I am not trying to imply that nothing positive has been achieved in Afghanistan. Many schools have been opened. Girls are free to go to school and more than a million do. Kabul University has been partially rebuilt and is back in business. Some roads and bridges have been built and others repaired. Some of what has been done will continue and some may not be sustainable. However, what I believe must be said, is that both the international community and the Afghan government have failed to lift Afghanistan out of its pre-2001 broken condition.
Politically, we may have a vague idea of what exactly will happen in Afghanistan after 2014. Economically, however, we can quite accurately predict that Afghanistan will return to its former life of poverty.
Even the riches that supposedly rained on Afghanistan between 2002 and 2013 didn't ease its agony. Most of the money never reached it. According to estimates, out of each dollar assigned earmarked for that country, only 14 cents reached it. Yet, it was still a lot of money for a country with a yearly per capita income of less than $300.00. And the money that actually made its way to Afghanistan was either stolen outright or spent on projects that were badly conceived, shoddily constructed, or never got off the ground. And only relatives of the political elite or people otherwise close to it got most of the contracts.
That wouldn't be the worst of all scenarios if the newly rich had invested their money in their country. But they didn't. They preferred to park their money in foreign banks or buy real estate in foreign countries.
In short, after a massive inflow of funds, the Afghan government, backed by the international community, has neither built a functioning economy nor created a self-sufficient financial foundation to pay the country's bills.
However, whatever might happen to Afghanistan's economy after 2014, it will be inconsequential to 95% of Afghanistan's population. Nothing will change in their lives. They were either low-paid salaried employees of the government or eked out a subsistence living by farming their tiny plots of land before the United States invaded their country. They will continue to be inefficient and low-paid government employees or go on working their land after the U.S.-led international community leaves Afghanistan.
This vast majority of Afghans was utterly neglected by both the Afghan authorities and the donor community. It was as if this mainly illiterate and poverty-stricken people didn't exist. They were considered, it seems, to be a faceless mass with no needs, no wants, and no hopes. Nobody seriously bothered to devise a sensible and practicable plan to help them better their lives.
Here are a few examples of Afghanistan's economic strength and where help should have been concentrated upon: The country's cotton yield, once a valuable commodity for foreign and internal markets, has declined to a mere 15% of its former harvest. Fruits have always been a mainstay of Afghanistan's agricultural production. Planeloads of fresh fruits were flown abroad. The production and exportation of dried fruits was another profitable item and provided reliable jobs for large numbers of people.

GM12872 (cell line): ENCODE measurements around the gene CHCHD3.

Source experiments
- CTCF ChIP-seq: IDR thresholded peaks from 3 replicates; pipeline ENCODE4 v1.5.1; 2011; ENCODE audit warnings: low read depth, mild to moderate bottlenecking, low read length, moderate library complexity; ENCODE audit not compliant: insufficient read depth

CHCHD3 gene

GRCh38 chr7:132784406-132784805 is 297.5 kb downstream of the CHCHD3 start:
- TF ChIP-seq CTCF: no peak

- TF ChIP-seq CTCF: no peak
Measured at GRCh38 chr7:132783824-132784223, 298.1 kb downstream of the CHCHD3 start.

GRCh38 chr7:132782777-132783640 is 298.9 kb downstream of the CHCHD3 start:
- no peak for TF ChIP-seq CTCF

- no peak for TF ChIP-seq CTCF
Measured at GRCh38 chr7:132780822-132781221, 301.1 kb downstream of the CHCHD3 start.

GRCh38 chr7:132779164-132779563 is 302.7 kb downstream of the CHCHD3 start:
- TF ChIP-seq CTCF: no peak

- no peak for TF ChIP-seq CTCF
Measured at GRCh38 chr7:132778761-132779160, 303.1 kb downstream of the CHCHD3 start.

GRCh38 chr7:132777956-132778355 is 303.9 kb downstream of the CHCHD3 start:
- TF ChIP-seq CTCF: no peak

To revive these sectors, the growers and producers needed help with accessing improved seeds and saplings to upgrade their products and rebuild their decimated tree stocks. They needed refrigerated storage centers to prolong the shelf life of their merchandise so that they could sell it gradually at stable prices, avoiding having to rush to the market and dumping their wares at any price to prevent it from rotting before their eyes.
Another way to help the peasants would have been to teach them how to clean, sort, and pack their products professionally, enabling them to sell their goods in richer markets in order to secure higher profits. Instead, Afghan authorities and foreign experts installed generators in some villages. Most of the affected villagers did not know how to operate and service the machines. Moreover, they lacked the money to buy the diesel to run them.
Helping this large segment of Afghan society would have not been expensive. In the virtually cashless and unimaginably impoverished Afghan countryside, the dollar goes far and much could have been done with less if people with some imagination and goodwill had gone about the task.
Neither has much progress taken place in other sectors of the economy. For example, Afghanistan once had a vibrant textile industry, employing thousands of workers. Today, there is no textile manufacturing to speak of. While billions of tons of limestone await processing, cement factories remain closed or operate marginally and 95% of the country's need for cement is imported.
Most of the country has no electricity. The large power plant that USAID built outside Kabul at a cost of more than $200 million is shut down. Its diesel-operated generators are extremely expensive to run and the Afghan government can't pay for it.
At the moment, the city of Kabul purchases most of its electricity from Tajikistan and the international community pays for it. Who will cover the cost post-2014 is not clear. What is clear is that the Afghan administration lacks the fund to pay the bill.
In describing this utterly negative situation, I am not trying to imply that nothing positive has been achieved in Afghanistan. Many schools have been opened. Girls are free to go to school and more than a million do. Kabul University has been partially rebuilt and is back in business. Some roads and bridges have been built and others repaired. Some of what has been done will continue and some may not be sustainable.
However, what I believe must be said, is that both the international community and the Afghan government have failed to lift Afghanistan out of its pre-2001 broken condition. When the rich flow of money becomes a trickle or stops altogether, the warlords will resume their previous fight for resources and the protection of their fiefdoms.